Although EU membership is Serbia’s official foreign policy goal, Russia and China – and perhaps the USA in the future – are providing something that is much more valuable for the Serbian leaders: a hope that the drawing of the national borders will be possible again, writes Filip Milacic.
Dr Filip Milacic is a national adviser on political affairs at the OSCE Mission in Montenegro. The opinions expressed in this paper are those of the author and do not reflect the opinions of the OSCE.
The last several weeks in Europe were marked by the outbreak of coronavirus pandemic. Accordingly, the stories of the pandemic’s effect on the health, economy and politics have been dominating the news, which is why one important development slipped past under the radar.
In the midst of the pandemic, Kosovo’s Prime Minister Albin Kurti lost the vote of confidence in the parliament.
According to the media, he paid a price for objecting to a secret deal between Serbia’s and Kosovo’s Presidents, Aleksandar Vucic and Hashim Thaci, which was brokered by US special envoy for Serbia and Kosovo Richard Grenell and which allegedly includes the land swap.
President Vucic, who has always been bragging about his good relationship with German Chancellor Angela Merkel, decided this time to go against the wishes of the EU and Chancellor Merkel thereby jeopardizing his country’s European integration.
Yet this was a completely expected move. Even though the EU membership is Serbia’s official foreign policy goal, for the following two reasons Serbia’s European integration is doomed to fail:
Firstly, the EU membership is not in President Vucic’s political interest. His recent bizarre press conference, in which he strongly criticized the EU and praised China, prompted many to regard the coronavirus pandemic as a critical juncture in which Serbia will decide its future path.
However, unrelated to the coronavirus pandemic, Serbia under President Vucic has already embarked on the path of autocratization and by praising China and its system he is strengthening his own political legitimacy.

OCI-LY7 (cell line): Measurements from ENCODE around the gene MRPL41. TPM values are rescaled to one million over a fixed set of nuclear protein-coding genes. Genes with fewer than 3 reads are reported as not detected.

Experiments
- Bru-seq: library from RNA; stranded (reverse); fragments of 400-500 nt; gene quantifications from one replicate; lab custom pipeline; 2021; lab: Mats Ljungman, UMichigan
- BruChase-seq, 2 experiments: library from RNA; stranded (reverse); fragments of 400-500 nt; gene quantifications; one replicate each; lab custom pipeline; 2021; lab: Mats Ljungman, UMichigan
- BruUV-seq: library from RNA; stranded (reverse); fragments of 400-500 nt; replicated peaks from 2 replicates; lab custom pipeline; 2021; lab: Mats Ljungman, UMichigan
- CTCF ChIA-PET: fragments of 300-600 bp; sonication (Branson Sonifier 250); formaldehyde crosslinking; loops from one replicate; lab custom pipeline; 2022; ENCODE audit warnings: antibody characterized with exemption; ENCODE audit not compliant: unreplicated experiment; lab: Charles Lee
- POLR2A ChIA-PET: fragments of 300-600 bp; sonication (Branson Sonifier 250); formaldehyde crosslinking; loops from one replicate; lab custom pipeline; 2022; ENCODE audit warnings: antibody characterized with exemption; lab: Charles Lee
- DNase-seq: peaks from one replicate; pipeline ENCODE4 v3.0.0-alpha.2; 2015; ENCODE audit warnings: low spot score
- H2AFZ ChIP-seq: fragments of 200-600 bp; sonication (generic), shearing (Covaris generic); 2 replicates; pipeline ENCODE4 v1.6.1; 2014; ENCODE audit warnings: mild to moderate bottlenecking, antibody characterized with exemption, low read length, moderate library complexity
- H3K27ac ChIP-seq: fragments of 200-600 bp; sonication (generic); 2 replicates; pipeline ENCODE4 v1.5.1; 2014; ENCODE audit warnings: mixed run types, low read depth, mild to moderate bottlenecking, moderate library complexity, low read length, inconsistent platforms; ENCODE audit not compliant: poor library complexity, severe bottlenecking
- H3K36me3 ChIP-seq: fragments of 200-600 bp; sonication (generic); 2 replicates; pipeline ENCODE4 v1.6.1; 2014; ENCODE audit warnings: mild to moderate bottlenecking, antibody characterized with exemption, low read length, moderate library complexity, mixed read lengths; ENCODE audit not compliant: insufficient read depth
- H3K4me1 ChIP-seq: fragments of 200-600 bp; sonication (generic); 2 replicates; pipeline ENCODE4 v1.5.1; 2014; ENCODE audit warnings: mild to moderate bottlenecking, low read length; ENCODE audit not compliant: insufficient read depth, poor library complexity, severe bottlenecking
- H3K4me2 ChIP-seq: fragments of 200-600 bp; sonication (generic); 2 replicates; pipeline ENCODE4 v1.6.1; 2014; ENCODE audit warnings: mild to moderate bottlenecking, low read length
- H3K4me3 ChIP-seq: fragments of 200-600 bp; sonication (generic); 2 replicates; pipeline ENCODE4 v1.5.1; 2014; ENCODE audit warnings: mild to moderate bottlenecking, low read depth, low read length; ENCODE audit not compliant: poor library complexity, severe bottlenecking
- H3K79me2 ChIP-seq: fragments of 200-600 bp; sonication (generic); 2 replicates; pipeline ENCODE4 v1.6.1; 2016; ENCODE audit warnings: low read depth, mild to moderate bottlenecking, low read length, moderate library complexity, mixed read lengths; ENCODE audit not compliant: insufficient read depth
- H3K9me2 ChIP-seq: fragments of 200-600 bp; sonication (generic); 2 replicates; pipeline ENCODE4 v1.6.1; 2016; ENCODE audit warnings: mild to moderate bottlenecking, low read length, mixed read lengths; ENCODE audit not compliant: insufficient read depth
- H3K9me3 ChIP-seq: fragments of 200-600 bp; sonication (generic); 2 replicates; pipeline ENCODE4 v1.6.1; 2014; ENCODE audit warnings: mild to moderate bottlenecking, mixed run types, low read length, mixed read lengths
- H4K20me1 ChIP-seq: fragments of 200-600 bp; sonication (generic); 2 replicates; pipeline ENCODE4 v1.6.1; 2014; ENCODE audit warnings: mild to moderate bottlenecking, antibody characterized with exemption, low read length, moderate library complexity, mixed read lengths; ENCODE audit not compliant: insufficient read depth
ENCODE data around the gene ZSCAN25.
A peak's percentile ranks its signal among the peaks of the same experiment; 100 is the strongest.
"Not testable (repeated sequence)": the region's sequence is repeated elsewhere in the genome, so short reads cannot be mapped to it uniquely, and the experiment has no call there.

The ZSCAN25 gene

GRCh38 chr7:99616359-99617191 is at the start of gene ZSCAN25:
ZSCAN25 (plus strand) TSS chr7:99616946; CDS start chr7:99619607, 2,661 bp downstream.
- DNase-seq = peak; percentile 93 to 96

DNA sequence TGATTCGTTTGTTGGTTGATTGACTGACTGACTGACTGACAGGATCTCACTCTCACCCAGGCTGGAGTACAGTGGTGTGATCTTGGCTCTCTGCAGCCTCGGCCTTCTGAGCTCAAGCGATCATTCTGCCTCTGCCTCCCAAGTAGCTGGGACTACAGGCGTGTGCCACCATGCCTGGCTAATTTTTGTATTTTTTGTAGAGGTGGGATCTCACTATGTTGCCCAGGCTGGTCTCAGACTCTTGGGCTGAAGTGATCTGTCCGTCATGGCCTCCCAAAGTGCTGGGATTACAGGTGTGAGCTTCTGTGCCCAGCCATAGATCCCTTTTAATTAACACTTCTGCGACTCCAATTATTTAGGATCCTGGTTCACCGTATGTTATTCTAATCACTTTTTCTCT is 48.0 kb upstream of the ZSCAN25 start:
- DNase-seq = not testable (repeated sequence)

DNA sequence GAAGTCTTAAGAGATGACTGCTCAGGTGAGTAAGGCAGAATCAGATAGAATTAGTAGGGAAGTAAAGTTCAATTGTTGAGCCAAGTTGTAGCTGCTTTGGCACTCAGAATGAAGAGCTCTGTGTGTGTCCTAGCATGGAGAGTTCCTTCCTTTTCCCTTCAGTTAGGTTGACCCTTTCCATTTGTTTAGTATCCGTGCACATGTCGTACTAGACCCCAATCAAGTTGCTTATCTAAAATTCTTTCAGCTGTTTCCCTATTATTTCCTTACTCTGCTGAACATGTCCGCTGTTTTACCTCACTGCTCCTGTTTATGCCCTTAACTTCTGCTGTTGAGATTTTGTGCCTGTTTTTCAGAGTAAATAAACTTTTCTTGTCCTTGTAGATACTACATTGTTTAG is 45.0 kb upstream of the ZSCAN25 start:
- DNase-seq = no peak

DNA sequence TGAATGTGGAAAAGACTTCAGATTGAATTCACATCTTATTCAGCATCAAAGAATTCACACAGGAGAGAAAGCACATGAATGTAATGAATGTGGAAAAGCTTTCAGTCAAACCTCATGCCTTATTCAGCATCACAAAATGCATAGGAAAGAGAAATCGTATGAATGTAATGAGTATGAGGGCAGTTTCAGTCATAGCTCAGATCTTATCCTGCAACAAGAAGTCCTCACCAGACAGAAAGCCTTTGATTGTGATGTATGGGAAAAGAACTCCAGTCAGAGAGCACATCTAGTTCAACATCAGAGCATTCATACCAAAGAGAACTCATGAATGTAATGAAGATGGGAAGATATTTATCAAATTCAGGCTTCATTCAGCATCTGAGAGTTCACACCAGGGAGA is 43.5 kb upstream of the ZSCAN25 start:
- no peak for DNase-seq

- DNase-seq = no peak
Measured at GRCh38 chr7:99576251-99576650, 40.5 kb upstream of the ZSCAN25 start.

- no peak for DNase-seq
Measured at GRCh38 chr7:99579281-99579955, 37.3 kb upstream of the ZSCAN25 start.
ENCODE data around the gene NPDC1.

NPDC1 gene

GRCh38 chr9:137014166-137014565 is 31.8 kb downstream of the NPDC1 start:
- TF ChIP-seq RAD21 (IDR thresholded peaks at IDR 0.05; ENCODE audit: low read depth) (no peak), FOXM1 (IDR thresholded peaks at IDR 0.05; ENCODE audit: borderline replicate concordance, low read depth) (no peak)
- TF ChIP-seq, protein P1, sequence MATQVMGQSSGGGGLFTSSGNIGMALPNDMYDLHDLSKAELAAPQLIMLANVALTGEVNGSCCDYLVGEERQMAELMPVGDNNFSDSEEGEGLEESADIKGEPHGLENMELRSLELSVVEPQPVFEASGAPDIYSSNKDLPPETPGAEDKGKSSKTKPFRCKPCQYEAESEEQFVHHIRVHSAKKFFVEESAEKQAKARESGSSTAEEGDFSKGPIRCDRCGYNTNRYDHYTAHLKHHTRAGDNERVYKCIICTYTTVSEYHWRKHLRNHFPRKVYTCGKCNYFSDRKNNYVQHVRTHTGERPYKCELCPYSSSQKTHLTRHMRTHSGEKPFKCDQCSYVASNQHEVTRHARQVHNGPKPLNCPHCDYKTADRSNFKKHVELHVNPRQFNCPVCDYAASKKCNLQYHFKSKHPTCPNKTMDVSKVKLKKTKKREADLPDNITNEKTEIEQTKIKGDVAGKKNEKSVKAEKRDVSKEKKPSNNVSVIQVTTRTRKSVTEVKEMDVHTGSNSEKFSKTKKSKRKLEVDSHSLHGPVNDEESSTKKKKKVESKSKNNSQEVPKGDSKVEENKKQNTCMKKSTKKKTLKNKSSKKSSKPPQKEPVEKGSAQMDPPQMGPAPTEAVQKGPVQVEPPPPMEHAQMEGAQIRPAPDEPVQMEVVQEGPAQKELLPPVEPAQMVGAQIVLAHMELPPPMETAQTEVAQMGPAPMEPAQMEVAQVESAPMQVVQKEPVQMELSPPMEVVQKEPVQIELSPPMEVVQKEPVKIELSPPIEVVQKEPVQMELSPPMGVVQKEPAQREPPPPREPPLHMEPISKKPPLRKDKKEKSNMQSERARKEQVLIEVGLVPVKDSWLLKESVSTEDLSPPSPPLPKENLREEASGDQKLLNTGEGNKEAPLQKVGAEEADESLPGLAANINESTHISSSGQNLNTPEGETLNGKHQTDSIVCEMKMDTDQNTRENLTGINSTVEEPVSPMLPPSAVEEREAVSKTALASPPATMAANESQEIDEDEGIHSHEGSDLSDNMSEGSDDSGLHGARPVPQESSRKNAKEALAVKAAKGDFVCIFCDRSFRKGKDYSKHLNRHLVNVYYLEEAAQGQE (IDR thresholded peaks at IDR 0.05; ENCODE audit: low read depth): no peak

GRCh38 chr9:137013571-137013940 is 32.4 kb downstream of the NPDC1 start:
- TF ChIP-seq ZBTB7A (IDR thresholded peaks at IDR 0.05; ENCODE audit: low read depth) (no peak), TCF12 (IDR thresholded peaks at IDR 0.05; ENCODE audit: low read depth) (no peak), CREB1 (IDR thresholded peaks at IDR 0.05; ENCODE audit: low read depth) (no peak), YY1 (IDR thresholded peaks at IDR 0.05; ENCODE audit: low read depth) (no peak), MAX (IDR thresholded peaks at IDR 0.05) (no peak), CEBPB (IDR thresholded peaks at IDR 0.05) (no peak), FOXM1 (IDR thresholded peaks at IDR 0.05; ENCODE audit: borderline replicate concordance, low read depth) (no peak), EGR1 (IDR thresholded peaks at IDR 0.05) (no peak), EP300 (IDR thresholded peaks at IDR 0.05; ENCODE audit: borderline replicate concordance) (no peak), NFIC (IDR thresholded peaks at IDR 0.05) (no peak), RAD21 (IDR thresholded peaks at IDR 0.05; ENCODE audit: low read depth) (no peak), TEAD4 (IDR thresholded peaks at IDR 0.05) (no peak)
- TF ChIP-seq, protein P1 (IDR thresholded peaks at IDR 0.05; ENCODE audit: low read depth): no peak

In addition to it, by portraying the EU as selfish, President Vucic is also trying to lower EU’s popularity within the Serbian electorate and, thus, weaken the impact of EU’s inevitable critic of his authoritarian practices.
Secondly, even if President Vucic would be ousted from power there still remains a key obstacle to Serbia’s European integration– Serbian national question. On the Serbian political scene, there is a widespread notion that the national question is still to be resolved (the national boundaries are to be drawn again).
On that matter there is a bipartisan agreement, i.e., there is no difference between the stances of the ruling parties and the majority of the opposition parties. This is hampering Serbia’s European path because the obligations of a potential EU membership are in a collision with Serbia’s aim to resolve the national question.
Serbia must make a deal with Kosovo, which would most probably imply its direct or indirect recognition. This is very unlikely to happen as the recognition of Kosovo – in any form – is extremely unpopular within the Serbian electorate.
Many surveys have shown that the prioritising of the national question is not only a choice of the political elite as the majority of Serbian citizens share that view too.
Moreover, Serbia’s constant interference in the inner affairs of neighbouring Bosnia and Herzegovina and Montenegro and pretensions toward those two countries are against one of the pillars of the EU integration– good neighbourly policy.
In the spirit of the 1990s the Serbian political leaders are behaving like they are the representatives of all Serbs in the region, and not only the Serbian citizens.
In other words, in Serbia, the national question trumps European integration. High Representative of the EU for Foreign Affairs and Security Policy, Josep Borrell, recently lamented the lack of “Thanks to the EU for the help it has been providing us” billboards on the streets of Belgrade. So far this ‘honour’ has only been reserved for China and Russia.
The EU could double its financial assistance, but it would still not ‘deserve’ the gratitude billboard on the streets of Belgrade because Russia and China – and perhaps the USA in the future – are providing something that is much more valuable for the Serbian leaders: a hope that the drawing of the national borders will be possible again.
This explains why President Vucic risks alienating German Chancellor Merkel and Brussels by making a secret deal with Kosovo’s President Thaci under the sponsorship of Grenell.
Serbia’s Foreign Minister Ivica Dacic repeated on several occasions that the current American administration is more receptive to Serbia’s vision of Balkan’s future than any previous one and Serbia should seize this opportunity.
Serbian priorities lie there, and not in the reforms that would bring it closer to the EU membership. It is time for the EU to acknowledge it.